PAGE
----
Firefox Engineering Meetup
Developers who are involved or interested in contributing to the Firefox codebase.
Help engineering contributors become more effective through understanding the development environment and architecture of the codebase.
Ideally these are communicated to attendees as early as possible before the event.
Getting Set Up
To get started, you don’t need much more than a computer than can run Firefox and an email address.
- Make a bugzilla.mozilla.org account, and confirm it through email.
- Set your bugzilla preferences to use the experimental UI (bottom of the page.)
- Use that email to sign up for the bugmasters mailing list.
- Download and install Firefox Nightly.
- Set up a testing profile in Nightly; this helps keep your bug triage work separate from your personal profile. Setting the “experimental user interface” to “on” will make your life better.
There are several different areas of focus for an event. These are:
- Bug triaging
- Bug fixing
Finding Bugs To Triage
The first thing to do is sign up for TriageBot
Our triage robot will send you a small number of bugs to look at, daily or weekly, as you like. You will also have the option of checking the “I can help reproduce bugs”, and “I can help find regression ranges” - if you did that, would be very helpful!
If you’d like to start taking care of a Firefox component in Bugzilla, you can log into Bugzilla and follow this link to pick a component to watch:
If you’d like to do this, please email Mike Hoye and let him know; there are a lot of options to choose from and not all of them are still active, still useful or good places to get started. Mike would like to help you find a component needs help, and deserves your time and attention.
You probably won’t be able to help every bug you see, and that’s OK. We’re grateful for the time and effort you can offer, and every bit helps. If you have questions about what to do with a bug, email the Bugmasters mailing list, where we can discuss it together.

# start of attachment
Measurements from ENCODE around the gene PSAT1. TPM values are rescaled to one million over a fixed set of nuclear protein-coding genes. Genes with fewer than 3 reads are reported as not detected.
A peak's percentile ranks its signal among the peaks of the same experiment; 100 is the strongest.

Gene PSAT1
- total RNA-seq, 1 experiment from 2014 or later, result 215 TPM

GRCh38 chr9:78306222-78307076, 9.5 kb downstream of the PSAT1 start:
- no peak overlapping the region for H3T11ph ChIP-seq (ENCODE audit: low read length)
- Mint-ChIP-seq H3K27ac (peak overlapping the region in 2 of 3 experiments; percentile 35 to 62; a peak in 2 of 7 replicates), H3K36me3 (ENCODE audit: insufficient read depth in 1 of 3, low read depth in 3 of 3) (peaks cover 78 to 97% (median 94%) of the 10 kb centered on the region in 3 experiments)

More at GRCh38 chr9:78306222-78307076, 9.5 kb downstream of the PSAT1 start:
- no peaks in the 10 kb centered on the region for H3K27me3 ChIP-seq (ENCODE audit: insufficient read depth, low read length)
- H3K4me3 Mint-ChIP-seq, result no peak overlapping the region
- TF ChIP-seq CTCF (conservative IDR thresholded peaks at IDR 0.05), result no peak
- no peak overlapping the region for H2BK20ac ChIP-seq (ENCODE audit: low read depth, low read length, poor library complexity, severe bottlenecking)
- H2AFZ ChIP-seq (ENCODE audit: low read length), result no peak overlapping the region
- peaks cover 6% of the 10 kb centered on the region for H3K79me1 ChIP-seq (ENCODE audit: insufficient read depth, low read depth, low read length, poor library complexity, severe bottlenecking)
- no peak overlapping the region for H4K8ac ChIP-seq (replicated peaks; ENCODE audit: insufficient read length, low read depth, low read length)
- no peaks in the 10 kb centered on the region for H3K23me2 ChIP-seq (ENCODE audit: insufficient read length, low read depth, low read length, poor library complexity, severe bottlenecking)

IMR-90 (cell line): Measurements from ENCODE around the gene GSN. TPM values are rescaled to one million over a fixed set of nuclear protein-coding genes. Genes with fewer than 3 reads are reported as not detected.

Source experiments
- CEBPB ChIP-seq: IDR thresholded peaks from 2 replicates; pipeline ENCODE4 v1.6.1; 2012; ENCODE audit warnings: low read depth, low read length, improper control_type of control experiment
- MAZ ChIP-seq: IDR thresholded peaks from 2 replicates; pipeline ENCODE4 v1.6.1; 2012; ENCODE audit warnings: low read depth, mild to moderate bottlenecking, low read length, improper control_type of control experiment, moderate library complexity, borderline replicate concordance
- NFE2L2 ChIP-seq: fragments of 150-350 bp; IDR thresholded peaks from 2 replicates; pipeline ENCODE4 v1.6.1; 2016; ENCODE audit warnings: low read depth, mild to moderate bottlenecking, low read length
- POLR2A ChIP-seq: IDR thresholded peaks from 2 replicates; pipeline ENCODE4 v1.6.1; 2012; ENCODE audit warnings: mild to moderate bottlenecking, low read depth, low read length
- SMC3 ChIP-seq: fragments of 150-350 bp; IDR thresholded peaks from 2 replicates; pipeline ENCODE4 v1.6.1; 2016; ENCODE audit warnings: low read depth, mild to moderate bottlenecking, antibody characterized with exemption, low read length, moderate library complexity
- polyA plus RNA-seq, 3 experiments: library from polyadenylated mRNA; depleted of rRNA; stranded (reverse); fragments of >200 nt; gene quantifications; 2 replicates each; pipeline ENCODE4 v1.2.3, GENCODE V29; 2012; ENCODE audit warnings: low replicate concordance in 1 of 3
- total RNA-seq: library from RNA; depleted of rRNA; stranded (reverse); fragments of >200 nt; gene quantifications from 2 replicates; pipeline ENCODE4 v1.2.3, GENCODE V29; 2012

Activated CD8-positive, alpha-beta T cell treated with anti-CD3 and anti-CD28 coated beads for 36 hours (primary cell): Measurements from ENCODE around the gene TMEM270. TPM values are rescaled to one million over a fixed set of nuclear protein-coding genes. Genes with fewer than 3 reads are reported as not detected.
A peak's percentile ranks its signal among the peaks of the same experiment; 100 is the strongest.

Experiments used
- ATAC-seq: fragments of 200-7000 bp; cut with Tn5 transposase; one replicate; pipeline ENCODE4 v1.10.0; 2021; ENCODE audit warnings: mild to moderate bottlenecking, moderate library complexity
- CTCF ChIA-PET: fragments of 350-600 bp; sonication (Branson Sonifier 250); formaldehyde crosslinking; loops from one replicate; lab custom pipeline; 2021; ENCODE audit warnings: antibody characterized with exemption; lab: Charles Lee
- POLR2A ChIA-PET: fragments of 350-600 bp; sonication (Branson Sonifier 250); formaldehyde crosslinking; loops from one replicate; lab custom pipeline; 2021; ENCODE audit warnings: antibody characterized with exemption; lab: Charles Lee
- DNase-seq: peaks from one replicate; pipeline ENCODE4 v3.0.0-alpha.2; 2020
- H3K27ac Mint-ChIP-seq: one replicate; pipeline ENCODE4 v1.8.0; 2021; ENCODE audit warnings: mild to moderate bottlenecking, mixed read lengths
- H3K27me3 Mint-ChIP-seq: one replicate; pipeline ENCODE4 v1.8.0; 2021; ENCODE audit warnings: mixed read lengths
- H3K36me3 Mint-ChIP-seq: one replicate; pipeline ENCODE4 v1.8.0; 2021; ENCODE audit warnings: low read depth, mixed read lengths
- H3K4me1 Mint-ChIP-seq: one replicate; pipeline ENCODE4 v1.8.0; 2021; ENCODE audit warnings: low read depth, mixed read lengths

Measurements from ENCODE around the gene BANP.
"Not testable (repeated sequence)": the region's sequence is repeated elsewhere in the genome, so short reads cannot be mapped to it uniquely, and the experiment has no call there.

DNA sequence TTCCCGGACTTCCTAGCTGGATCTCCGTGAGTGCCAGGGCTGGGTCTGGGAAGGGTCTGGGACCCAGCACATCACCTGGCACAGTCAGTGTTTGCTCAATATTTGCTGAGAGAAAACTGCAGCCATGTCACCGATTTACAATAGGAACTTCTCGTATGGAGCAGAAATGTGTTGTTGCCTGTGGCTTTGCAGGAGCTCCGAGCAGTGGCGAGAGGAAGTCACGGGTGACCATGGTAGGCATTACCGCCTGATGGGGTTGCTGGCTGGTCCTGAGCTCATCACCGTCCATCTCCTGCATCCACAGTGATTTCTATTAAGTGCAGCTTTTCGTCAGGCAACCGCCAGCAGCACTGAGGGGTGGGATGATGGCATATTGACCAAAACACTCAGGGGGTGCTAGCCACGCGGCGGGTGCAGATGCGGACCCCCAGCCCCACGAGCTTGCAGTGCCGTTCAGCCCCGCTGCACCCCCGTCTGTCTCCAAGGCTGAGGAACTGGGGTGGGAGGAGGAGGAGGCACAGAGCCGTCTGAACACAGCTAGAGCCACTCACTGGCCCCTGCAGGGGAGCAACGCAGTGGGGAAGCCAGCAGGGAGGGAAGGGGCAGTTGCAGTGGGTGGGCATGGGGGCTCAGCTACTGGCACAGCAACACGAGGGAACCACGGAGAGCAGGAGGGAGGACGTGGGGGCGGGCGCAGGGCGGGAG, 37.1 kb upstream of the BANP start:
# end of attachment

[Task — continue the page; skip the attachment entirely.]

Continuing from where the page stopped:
Helping sort the bug into the right component, and setting the right keywords and flags, are the most important early steps in a bug’s lifecycle. It is very helpful to make sure bugs have the following:
- Can we move an untriaged bug into the right component?
- Search that component for duplicate bugs - do we have a bug that looks similar? Add a comment saying so.
- Can we ask the reporter to recreate the bug:
- If the bug is described as something that used to work, or broke following an update, add the “regression” keyword.
- If the problem is described, make sure the “crash” keywords is added, and ask the reporter if they can open about:crashes and add a link to the most recent crash signature.
- Clean up the Tracking and Details flags if you can, particularly the Platform, “Has STR” (Steps To Reproduce) and “Has Regression Range” flags.
As you gain experience, you’ll learn about what questions to ask bug reporters, how to find duplicates and what to do next. In the beginning, just helping set some flags and ask some questions will go a long way.